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Reviewed By Belinda Otas


4 Stars


Your correspondent walks into the Young Vic and she is greeted by an effusive sound from a 14-strong South African choir led by the award-winning artist, Pauline Malefane. The choir members gladly show her to a seat and instantly, she becomes part of the play.


These are not your average theatre seats either. Rather, they are plastic crates for mineral drinks put on top each other to ensure the right height for those sitting on them. The audience is fully entertained before the show begins with tempestuous hand clapping, singing and the voices take them to South Africa.


The shrilling voices soon stop and your correspondent is taken on a journey to experience the pain deeply rooted in the hearts of millions of South Africans - the ravaging effects of the Aids virus.


Generations, a new play by Debbie Tucker Green focuses on three generations of a South African Family and their sad struggle with the consuming force of death.


What do you when you loose your teenage grand-daughters and your daughter to a disease that has ravaged your country? Though there is no mention of the words Aids or HIV in the 30 minutes this play runs. The poetic, evocative and solemn nature of loosing those you love to a force you have no control over makes you think about generations being lost to the disease.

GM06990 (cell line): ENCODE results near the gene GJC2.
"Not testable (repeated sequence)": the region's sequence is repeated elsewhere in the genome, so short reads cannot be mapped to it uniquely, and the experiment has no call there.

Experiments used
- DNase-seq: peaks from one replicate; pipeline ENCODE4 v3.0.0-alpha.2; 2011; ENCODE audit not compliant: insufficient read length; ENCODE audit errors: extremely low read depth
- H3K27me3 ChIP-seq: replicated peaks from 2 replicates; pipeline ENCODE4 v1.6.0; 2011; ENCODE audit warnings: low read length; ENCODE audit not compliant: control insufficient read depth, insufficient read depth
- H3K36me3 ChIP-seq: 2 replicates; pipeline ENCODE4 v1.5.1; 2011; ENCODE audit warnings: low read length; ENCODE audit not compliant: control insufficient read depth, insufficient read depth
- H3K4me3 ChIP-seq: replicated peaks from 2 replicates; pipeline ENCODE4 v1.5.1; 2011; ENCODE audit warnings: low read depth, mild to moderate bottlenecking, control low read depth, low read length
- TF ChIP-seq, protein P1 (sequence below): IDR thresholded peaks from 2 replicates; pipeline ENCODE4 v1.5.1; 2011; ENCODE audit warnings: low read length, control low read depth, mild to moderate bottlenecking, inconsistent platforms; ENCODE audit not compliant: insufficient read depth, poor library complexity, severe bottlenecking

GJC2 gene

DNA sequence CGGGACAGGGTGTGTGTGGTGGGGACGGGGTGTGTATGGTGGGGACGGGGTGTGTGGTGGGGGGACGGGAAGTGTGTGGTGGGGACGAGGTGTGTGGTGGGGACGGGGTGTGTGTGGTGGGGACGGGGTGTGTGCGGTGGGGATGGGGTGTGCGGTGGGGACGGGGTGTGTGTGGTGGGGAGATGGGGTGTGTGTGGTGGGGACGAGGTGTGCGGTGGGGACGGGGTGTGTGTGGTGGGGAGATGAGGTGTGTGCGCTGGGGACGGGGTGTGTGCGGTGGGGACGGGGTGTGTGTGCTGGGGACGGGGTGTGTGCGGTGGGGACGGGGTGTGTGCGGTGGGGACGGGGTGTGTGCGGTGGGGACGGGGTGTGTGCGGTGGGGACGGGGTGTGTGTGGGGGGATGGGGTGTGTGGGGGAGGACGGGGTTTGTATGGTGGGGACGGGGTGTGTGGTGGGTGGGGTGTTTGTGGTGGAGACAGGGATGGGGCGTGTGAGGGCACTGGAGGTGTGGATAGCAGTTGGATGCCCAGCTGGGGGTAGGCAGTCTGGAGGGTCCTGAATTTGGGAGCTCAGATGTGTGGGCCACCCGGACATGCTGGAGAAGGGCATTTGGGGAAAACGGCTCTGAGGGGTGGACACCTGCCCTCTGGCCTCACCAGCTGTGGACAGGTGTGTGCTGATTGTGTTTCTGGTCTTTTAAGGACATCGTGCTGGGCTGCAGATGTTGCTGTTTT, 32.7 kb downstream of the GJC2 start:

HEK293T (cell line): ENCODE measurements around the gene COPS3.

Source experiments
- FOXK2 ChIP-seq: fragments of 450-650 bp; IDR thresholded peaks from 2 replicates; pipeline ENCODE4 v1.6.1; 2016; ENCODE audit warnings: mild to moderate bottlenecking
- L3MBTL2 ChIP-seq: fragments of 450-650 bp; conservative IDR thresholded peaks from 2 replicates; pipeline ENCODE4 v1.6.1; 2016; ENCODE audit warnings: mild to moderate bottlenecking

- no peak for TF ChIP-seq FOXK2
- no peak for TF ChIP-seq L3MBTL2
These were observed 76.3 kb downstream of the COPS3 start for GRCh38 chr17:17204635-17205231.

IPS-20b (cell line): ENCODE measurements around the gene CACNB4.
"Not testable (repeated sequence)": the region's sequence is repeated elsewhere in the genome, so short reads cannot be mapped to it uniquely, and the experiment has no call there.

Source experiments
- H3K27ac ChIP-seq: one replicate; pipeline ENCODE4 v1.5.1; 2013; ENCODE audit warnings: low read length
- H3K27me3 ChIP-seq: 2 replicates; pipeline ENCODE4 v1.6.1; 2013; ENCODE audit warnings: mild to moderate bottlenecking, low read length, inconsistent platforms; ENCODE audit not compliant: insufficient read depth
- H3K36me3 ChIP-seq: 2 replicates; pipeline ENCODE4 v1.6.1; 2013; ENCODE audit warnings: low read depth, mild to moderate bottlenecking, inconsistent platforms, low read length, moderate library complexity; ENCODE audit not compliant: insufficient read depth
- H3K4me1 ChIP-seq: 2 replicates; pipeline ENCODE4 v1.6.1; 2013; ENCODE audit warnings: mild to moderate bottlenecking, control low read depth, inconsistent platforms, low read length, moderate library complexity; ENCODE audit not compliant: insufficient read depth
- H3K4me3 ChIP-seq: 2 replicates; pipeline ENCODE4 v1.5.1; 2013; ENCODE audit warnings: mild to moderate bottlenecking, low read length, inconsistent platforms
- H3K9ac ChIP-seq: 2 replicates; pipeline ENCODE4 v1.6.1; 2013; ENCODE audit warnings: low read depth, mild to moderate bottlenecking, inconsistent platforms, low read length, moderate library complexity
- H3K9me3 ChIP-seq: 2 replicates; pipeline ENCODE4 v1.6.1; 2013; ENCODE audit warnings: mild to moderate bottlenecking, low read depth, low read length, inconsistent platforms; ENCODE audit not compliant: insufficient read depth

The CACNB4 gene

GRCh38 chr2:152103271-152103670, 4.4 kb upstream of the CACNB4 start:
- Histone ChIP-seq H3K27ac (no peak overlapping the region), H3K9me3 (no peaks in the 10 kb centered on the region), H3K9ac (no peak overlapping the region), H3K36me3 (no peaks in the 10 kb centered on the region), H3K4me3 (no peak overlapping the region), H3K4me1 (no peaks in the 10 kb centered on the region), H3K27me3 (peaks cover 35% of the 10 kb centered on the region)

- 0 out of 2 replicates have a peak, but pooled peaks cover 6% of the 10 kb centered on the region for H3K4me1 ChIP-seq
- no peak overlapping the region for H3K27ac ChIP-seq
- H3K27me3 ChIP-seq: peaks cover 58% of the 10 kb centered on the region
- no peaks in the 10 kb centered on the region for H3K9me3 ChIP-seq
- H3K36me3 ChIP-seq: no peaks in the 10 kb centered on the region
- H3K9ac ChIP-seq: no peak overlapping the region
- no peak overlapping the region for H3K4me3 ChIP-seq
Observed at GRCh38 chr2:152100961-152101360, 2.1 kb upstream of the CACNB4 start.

The stage is set to reveal a cooking dynasty, who love to cook and eat together and in their history, cooking has been the way the men got to the women’s hearts. The gas cooker, fridge and washing sink are all in the middle and you can see the flame as it engulfs the air when the pots are opened.


The words are poetical and in a sense lyrical: “The talent to touch a little of sweetness” and “I was the cooker – you were the cookless – I was the cooker who coached the cookless. I coached you to cook.” These wonderful prose add elements of life and sweetness to Generations.


While it succeeds in asking questions and answering none about what is happening to our generations, you do feel the story could have been developed more to show more of the devastating effects of the silent killer known as HIV.


Belinda Otas is a London-based journalist and The New Black's theatre critic.


Generations now showing at the Young Vic

For more information visit: www.youngvic.org

Tel: 0207 922 2922


Picture: Tristram Kenton


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